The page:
Partners in the regions have specific concerns on issues such as armed conflicts and humanitarian law; macroeconomic issues (economic system as source of violations); the fight against impunity; violence against women; and for their protection. As GHR highlighted in several of its Expert Seminars, a central question is to make soon significant progress in the eradication of extreme poverty.

Where GHR has expertise, such as on the rights of NGOs, the protection of defenders, enforced disappearances, indigenous peoples, freedom of religion, GHR has launched special implementation projects.

For other issues where international action is needed, GHR supports coalitions. On climate change, GHR joined the coalition, the Geneva Climate Change Consultation Group (GeCCco). On migration, GHR introduced the issue as a transversal theme in its initiatives, as it did in its Experts Seminars on indigenous peoples and enforced disappearances. Aware of the difficulty to put new issues on the UN agenda, GHR also support since 2019 a new campaign coordinated by GHR trainer Edward Flynn to promote a human rights approach in the fight against fistula obstetric fistula. GHR co-sponsored an Expert Seminar (22 September 2020) and a Webinar (17 November 2021), and joined an oral statement to the HR-Council on this matter (21 September 2021). A new NGO coalition is emerging. It shall probably need a legal entity, for which GHR will providing advice and orientation.



As discussed in our Assembly of 3 March 2020, GHR board launched a study project on the Covid-19 crisis. It was clear that those in the margins would suffer the most, and that a human rights approach had to be promoted in the fight against the pandemic. On 24 March 2020 GHR addressed a strong message to all those involved in the work of the HR-Council and to its partners and former trainees in the regions, highlighting solidarity with the victims, commitment for human rights and hope for a better future. Disseminated in English, French, Spanish, Portuguese, Chinese, Russian and Tamil languages, our message recalled the international community’s commitment to eradicate extreme poverty, expressed deep concern for the fate of the most vulnerable, and urged all GHR partners to monitor States policies and submit reports on cases of violations. Detailed reports on violations were received from Argentina, Guatemala, Honduras, India, Nepal, Philippines, West Papua, and Bosnia-Herzegovina, co-signed by GHR, and submitted to the Special procedures (NGOs).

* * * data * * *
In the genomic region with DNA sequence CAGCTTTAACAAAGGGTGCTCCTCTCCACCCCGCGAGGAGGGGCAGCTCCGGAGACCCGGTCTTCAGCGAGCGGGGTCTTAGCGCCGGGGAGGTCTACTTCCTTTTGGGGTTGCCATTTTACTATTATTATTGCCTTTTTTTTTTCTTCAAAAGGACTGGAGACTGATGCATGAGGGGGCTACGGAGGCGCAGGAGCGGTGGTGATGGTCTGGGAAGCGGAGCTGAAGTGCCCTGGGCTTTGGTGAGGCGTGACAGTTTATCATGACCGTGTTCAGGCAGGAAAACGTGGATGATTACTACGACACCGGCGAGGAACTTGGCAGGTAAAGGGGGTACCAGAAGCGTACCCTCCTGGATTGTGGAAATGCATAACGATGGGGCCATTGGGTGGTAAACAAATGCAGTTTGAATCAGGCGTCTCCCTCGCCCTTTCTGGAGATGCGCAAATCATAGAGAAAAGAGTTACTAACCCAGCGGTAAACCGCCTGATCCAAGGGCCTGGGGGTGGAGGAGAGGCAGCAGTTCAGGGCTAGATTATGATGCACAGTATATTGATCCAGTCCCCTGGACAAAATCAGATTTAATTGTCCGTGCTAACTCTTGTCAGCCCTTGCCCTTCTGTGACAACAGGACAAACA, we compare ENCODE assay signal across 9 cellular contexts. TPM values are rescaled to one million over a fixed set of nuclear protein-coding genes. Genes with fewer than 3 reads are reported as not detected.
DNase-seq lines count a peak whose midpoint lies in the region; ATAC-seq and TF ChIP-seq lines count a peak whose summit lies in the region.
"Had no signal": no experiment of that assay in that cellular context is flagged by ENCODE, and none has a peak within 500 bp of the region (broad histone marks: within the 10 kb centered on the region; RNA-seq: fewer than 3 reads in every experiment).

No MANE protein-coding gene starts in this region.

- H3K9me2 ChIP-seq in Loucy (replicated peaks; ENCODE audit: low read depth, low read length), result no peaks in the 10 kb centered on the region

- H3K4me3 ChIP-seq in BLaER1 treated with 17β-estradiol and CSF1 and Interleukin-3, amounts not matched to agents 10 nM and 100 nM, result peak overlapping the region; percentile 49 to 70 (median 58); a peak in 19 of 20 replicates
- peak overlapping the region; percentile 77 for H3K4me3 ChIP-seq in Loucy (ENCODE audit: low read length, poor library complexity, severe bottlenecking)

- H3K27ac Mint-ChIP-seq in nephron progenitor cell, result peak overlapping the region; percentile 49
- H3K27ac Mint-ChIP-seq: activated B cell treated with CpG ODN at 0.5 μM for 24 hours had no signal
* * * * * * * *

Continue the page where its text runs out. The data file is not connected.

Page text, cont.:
GHR then drafted a joint letter to the HR-Council’s President to propose concrete paragraphs to be included in a President’s Statement on the pandemic. Dated 22 April 2020, this joint letter was co-signed by 20 NGOs in consultative status, 29 non-status NGOs,including by the main international human rights NGOs and by non status NGOs from India, Argentina, Colombia, Cuba, Mexico, Morocco, Nigeria, Senegal, Egypt, Palestine, Bangladesh, China, Indonesia, Myanmar, Nepal, Philippines, South Korea, Sri Lanka, Russia, Bosnia and Herzegovina, the USA, Canada, Belgium, Germany, Great Britain, France, Liechtenstein, and Switzerland.



 The participation of defenders and NGOs from the regions is crucial for the work of the HRCouncil.

However, every year three ordinary sessions of the HR-Council, three UPR sessions, meetings of Working groups and Forums on major issues: practically the HRCouncil meets permanently in Geneva. NGOs and defenders from the regions cannot each time afford the trip to (and stay in) Geneva. Their effective participation in the work of the HRCouncil necessitates a permanent presence in Geneva.

Over the last years, GHR has been actively promoting this presence in Geneva of NGOs from the regions.

Since 2005, GHR contributed to the opening and strengthening of the Office of Forum Asia in Geneva, offering advice, technical support on institutional matters and participating in Forum Asia’s conferences, both in Bangkok and in Geneva.

We provided support to Tibetan partners to improve their strategies, and to prepare their European Rally (March 2018), and the visits of Tibetan victims. GHR was part of the Geneva Delegation to Dharamsala, which met with the Tibetan Administration and NGOs, and gave them a course on human rights, indigenous issues and climate (January 2019).

We also contributed to the (re)opening of the Office of Dominicans for Justice and Peace in Geneva (2017 to 2019), provided orientation to five coalitions preparing their work in Geneva, and assisted in 2020 and 2021 NGOs. In 2021, GHR initiated the preparation of a next stage in this support, namely the hosting of such NGO’s in its office.